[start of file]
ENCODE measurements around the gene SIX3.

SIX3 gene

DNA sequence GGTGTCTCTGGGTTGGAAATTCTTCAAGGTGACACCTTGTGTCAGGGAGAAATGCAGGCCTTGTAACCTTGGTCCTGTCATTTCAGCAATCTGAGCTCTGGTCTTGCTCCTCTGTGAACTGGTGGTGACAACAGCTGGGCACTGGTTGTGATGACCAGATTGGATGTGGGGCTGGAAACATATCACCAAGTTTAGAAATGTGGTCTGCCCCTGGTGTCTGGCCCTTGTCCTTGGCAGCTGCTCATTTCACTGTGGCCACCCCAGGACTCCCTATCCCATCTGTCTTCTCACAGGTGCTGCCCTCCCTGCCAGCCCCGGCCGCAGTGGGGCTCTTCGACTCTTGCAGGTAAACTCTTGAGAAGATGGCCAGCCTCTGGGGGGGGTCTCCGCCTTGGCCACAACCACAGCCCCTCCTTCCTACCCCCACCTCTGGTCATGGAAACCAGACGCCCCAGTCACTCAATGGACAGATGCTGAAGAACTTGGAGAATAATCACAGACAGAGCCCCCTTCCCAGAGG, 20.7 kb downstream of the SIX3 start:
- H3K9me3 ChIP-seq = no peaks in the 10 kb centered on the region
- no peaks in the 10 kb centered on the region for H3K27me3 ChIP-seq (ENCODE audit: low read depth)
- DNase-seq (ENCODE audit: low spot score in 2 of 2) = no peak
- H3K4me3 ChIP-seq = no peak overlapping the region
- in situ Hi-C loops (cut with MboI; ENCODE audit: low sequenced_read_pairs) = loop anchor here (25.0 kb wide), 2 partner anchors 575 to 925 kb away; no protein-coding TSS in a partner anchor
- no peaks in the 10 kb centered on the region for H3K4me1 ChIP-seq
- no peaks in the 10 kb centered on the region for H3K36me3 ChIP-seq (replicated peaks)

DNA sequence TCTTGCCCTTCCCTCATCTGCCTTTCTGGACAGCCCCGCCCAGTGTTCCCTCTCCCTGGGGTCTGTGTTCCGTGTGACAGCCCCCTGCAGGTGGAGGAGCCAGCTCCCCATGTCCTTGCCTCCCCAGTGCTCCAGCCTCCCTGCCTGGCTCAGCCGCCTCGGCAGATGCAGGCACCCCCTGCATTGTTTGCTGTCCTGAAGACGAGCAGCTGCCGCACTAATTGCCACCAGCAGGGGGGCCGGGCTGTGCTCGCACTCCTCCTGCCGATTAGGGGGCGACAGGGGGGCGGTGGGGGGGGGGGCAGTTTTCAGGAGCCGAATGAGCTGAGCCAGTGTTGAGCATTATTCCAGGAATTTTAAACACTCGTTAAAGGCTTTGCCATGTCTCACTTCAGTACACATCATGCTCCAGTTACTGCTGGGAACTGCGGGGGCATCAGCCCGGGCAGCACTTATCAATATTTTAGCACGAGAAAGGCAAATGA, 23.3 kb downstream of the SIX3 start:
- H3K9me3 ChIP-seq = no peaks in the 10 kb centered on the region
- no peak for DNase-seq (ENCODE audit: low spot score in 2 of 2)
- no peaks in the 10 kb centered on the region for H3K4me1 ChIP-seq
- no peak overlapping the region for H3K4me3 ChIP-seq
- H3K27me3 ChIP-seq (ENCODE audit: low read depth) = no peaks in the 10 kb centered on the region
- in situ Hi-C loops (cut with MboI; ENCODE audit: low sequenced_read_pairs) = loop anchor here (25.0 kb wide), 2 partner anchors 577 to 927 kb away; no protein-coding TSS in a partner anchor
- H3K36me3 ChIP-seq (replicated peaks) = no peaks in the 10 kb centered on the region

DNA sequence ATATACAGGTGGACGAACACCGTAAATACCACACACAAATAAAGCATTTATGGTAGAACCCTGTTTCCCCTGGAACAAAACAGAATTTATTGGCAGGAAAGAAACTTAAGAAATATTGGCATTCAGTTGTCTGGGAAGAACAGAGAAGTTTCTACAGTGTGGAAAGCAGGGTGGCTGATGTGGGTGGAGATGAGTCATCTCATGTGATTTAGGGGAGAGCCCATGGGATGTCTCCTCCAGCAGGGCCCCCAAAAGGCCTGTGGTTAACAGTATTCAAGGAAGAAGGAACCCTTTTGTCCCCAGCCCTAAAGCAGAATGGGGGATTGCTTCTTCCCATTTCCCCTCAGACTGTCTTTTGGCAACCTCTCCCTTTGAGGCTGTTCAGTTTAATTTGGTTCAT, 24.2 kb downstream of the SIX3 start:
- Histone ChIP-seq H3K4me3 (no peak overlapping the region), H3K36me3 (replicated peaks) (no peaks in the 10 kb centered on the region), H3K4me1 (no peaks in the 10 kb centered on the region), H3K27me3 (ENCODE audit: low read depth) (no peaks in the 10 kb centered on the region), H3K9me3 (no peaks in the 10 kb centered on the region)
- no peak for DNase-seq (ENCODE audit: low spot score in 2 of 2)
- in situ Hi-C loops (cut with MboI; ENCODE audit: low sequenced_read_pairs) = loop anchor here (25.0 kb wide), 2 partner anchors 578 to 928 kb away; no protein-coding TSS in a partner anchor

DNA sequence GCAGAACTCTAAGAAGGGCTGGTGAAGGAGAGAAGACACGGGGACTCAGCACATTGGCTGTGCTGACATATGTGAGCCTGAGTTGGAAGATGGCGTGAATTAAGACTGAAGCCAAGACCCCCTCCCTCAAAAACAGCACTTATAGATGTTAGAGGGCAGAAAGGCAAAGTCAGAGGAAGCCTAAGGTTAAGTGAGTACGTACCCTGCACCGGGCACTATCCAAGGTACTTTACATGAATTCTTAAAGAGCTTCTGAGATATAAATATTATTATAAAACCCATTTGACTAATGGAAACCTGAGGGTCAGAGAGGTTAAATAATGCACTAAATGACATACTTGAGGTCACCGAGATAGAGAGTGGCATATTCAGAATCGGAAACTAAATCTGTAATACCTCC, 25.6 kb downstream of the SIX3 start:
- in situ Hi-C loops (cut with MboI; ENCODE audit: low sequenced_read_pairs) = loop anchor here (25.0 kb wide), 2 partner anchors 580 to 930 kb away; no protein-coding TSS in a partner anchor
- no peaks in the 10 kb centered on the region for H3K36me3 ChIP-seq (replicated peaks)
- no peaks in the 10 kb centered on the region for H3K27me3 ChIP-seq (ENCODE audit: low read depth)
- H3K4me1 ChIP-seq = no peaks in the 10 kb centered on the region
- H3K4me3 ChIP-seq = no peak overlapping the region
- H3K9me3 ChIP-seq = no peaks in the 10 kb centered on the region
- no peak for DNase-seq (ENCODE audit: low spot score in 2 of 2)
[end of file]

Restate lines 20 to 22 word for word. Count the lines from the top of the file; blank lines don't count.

- Histone ChIP-seq H3K4me3 (no peak overlapping the region), H3K36me3 (replicated peaks) (no peaks in the 10 kb centered on the region), H3K4me1 (no peaks in the 10 kb centered on the region), H3K27me3 (ENCODE audit: low read depth) (no peaks in the 10 kb centered on the region), H3K9me3 (no peaks in the 10 kb centered on the region)
- no peak for DNase-seq (ENCODE audit: low spot score in 2 of 2)
- in situ Hi-C loops (cut with MboI; ENCODE audit: low sequenced_read_pairs) = loop anchor here (25.0 kb wide), 2 partner anchors 578 to 928 kb away; no protein-coding TSS in a partner anchor